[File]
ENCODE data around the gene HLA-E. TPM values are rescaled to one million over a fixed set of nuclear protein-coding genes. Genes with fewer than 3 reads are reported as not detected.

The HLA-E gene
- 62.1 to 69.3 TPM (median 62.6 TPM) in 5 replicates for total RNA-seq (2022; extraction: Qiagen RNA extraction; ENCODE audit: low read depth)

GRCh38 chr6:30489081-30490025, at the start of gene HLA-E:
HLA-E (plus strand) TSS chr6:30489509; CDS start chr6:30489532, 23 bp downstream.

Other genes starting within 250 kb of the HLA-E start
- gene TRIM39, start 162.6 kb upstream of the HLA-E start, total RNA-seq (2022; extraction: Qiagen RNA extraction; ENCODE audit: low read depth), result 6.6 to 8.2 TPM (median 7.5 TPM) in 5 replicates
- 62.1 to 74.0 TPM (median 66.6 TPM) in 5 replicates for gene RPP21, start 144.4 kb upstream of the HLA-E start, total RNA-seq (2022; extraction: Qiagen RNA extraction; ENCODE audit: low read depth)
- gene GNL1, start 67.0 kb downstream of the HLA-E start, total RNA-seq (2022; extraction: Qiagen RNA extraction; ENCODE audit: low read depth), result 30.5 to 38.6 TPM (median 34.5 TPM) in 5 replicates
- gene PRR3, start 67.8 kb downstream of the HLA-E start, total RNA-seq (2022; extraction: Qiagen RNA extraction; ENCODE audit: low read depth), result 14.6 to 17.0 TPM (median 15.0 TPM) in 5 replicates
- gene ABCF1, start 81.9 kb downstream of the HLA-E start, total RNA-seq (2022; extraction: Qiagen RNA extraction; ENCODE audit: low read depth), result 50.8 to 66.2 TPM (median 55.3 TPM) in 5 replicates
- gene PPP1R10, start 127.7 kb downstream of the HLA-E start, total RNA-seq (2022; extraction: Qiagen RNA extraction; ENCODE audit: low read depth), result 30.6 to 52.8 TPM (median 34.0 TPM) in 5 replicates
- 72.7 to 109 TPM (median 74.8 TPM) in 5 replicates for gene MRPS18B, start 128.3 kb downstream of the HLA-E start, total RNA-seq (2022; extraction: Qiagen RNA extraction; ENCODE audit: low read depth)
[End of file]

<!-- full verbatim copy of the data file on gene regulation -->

ENCODE data around the gene HLA-E. TPM values are rescaled to one million over a fixed set of nuclear protein-coding genes. Genes with fewer than 3 reads are reported as not detected.

The HLA-E gene
- 62.1 to 69.3 TPM (median 62.6 TPM) in 5 replicates for total RNA-seq (2022; extraction: Qiagen RNA extraction; ENCODE audit: low read depth)

GRCh38 chr6:30489081-30490025, at the start of gene HLA-E:
HLA-E (plus strand) TSS chr6:30489509; CDS start chr6:30489532, 23 bp downstream.

Other genes starting within 250 kb of the HLA-E start
- gene TRIM39, start 162.6 kb upstream of the HLA-E start, total RNA-seq (2022; extraction: Qiagen RNA extraction; ENCODE audit: low read depth), result 6.6 to 8.2 TPM (median 7.5 TPM) in 5 replicates
- 62.1 to 74.0 TPM (median 66.6 TPM) in 5 replicates for gene RPP21, start 144.4 kb upstream of the HLA-E start, total RNA-seq (2022; extraction: Qiagen RNA extraction; ENCODE audit: low read depth)
- gene GNL1, start 67.0 kb downstream of the HLA-E start, total RNA-seq (2022; extraction: Qiagen RNA extraction; ENCODE audit: low read depth), result 30.5 to 38.6 TPM (median 34.5 TPM) in 5 replicates
- gene PRR3, start 67.8 kb downstream of the HLA-E start, total RNA-seq (2022; extraction: Qiagen RNA extraction; ENCODE audit: low read depth), result 14.6 to 17.0 TPM (median 15.0 TPM) in 5 replicates
- gene ABCF1, start 81.9 kb downstream of the HLA-E start, total RNA-seq (2022; extraction: Qiagen RNA extraction; ENCODE audit: low read depth), result 50.8 to 66.2 TPM (median 55.3 TPM) in 5 replicates
- gene PPP1R10, start 127.7 kb downstream of the HLA-E start, total RNA-seq (2022; extraction: Qiagen RNA extraction; ENCODE audit: low read depth), result 30.6 to 52.8 TPM (median 34.0 TPM) in 5 replicates
- 72.7 to 109 TPM (median 74.8 TPM) in 5 replicates for gene MRPS18B, start 128.3 kb downstream of the HLA-E start, total RNA-seq (2022; extraction: Qiagen RNA extraction; ENCODE audit: low read depth)